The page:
The Sonoma County Water Agency has received permission from the state to lower minimum flows in the upper Russian River, the first move of a battle plan against an impending drought.
The change will help preserve water in Lake Mendocino and give the agency more operational flexibility. Located northeast of the Ukiah, the lake relies on annual rainfall and diversions from the Eel River watershed through PG&E’s Potter Valley Project. To date, 2013 has been the driest calendar year since 1894.
Without rainfall and the reduction of flow by two-thirds, Lake Mendocino would quickly drop to unsafe levels, officials said.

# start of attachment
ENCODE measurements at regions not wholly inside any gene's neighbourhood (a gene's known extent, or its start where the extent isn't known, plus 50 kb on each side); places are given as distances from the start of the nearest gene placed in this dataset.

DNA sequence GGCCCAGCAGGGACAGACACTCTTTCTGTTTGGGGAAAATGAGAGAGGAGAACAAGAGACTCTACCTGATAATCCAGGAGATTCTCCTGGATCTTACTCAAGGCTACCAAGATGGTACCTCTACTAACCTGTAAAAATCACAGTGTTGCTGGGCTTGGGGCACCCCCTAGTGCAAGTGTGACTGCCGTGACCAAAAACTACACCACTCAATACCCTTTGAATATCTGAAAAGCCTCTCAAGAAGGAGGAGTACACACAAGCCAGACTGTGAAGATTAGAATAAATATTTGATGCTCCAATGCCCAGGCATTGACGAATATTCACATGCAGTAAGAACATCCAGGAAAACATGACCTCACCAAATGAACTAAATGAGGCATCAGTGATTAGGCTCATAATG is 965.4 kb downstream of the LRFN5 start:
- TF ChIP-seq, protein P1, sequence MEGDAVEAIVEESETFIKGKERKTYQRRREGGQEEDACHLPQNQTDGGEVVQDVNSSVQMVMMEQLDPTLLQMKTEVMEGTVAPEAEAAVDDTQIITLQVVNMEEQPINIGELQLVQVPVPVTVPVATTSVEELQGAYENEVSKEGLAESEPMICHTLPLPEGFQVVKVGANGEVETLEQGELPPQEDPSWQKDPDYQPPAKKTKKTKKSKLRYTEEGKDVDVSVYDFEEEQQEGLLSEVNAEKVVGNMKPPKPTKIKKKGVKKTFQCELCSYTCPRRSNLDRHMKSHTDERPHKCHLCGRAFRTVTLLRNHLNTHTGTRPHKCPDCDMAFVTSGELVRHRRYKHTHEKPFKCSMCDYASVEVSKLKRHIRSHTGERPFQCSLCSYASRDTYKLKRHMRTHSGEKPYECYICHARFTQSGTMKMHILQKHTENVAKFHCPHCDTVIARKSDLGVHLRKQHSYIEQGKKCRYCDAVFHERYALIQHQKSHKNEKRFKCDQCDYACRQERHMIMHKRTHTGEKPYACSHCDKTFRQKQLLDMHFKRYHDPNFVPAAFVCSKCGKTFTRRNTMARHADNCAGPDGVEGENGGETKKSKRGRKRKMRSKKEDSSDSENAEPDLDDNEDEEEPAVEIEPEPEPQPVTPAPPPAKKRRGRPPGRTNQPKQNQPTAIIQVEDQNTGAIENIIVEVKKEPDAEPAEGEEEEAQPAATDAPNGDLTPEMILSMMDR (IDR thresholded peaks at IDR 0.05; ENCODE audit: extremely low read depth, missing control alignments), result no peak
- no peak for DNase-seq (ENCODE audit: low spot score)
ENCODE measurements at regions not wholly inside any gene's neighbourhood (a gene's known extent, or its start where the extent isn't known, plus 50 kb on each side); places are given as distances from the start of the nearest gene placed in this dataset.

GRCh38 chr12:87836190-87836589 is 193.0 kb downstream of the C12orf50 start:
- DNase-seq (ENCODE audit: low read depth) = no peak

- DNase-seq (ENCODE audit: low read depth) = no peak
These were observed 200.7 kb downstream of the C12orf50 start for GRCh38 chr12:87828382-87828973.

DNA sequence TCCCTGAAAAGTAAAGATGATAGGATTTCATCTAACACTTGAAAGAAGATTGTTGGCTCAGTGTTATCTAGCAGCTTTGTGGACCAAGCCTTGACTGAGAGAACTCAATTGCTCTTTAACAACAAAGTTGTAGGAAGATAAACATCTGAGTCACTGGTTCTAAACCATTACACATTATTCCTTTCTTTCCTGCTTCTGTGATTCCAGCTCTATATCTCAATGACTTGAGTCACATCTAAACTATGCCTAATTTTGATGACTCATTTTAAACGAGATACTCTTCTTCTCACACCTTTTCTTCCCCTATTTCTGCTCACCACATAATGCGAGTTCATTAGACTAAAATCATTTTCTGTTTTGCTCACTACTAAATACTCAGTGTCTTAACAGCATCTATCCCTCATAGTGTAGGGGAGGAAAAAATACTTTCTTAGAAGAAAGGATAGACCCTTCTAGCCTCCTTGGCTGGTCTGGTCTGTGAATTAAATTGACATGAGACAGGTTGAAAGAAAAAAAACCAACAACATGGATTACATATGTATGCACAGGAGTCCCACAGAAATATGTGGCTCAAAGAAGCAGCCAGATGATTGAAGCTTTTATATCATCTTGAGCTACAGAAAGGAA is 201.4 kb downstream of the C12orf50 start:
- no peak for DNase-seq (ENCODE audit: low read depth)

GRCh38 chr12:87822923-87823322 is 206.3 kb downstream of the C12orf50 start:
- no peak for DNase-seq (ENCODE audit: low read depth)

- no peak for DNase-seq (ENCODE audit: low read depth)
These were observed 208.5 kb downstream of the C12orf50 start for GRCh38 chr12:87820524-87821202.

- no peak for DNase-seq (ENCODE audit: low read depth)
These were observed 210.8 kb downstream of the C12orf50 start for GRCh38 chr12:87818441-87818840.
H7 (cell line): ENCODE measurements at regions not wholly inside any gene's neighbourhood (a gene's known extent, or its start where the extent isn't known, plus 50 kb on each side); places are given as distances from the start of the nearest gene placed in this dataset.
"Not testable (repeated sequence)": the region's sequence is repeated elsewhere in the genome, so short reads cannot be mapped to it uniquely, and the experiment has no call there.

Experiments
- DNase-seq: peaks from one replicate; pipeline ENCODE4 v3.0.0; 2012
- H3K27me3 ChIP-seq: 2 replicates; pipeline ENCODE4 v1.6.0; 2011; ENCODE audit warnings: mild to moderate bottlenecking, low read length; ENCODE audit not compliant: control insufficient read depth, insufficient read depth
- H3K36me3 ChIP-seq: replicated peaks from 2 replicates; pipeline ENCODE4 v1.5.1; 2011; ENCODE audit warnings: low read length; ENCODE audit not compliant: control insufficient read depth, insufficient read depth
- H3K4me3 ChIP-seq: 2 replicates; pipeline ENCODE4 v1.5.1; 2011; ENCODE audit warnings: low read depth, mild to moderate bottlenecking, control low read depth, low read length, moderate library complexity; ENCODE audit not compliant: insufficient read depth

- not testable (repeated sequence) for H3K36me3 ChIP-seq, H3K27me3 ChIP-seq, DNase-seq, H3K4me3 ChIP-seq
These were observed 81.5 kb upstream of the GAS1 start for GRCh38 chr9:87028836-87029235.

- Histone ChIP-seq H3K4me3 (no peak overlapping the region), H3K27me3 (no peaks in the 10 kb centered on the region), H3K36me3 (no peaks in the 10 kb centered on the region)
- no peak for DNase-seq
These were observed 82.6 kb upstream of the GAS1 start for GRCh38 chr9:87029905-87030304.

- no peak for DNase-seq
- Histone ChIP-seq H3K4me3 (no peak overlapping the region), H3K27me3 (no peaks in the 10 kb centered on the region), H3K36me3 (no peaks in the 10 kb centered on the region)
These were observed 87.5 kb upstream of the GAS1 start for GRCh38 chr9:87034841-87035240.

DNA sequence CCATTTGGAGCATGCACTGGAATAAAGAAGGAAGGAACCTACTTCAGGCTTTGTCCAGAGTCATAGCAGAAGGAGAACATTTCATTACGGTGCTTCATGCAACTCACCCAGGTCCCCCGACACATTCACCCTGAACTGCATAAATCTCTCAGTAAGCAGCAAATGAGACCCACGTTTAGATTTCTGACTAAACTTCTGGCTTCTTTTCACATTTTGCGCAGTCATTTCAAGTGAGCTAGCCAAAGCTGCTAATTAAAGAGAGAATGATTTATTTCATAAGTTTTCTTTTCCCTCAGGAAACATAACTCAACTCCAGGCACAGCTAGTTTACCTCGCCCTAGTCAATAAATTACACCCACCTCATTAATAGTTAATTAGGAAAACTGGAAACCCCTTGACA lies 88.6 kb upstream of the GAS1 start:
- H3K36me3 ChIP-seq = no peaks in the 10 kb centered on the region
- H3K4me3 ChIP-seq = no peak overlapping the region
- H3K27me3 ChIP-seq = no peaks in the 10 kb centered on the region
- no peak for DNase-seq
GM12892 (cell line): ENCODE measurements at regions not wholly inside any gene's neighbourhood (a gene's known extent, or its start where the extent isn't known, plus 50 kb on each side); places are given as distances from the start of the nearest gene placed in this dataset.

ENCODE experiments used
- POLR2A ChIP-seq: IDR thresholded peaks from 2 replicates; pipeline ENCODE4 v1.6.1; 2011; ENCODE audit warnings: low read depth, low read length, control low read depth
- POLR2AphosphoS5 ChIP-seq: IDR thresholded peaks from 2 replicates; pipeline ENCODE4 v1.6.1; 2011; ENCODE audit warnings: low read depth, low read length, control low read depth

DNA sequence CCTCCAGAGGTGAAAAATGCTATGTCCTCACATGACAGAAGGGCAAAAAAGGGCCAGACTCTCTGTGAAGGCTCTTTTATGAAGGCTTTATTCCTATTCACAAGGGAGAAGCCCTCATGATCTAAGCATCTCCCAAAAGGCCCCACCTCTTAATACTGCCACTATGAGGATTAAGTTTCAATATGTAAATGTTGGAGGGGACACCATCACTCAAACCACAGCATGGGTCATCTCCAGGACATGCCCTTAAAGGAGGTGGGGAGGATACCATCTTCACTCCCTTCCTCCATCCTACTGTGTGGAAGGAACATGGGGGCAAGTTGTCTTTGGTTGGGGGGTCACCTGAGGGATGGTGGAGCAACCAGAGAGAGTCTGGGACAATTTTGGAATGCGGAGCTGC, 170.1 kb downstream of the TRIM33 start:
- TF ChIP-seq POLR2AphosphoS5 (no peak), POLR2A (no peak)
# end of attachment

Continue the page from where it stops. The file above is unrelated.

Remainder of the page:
“Unfortunately, we must assume that the new year will be dry, and plan accordingly,” said Water Agency Director Mike McGuire.
Minimum flows in the lower river will remain the same. Most of the water in the lower Russian River is supplied by Lake Sonoma, which is larger than Lake Mendocino and is designed to supply water for multiple years.
The water agency will also work closely with natural resource agencies to maintain river flows at levels that will support migrating endangered coho salmon and threatened Chinook salmon and steelhead
“This dry year is a reminder of why we need to use water efficiently and to increase opportunities to irrigate with recycled water,” said Water Agency Director Susan Gorin. “We need to carefully preserve our precious, limited river water and groundwater.”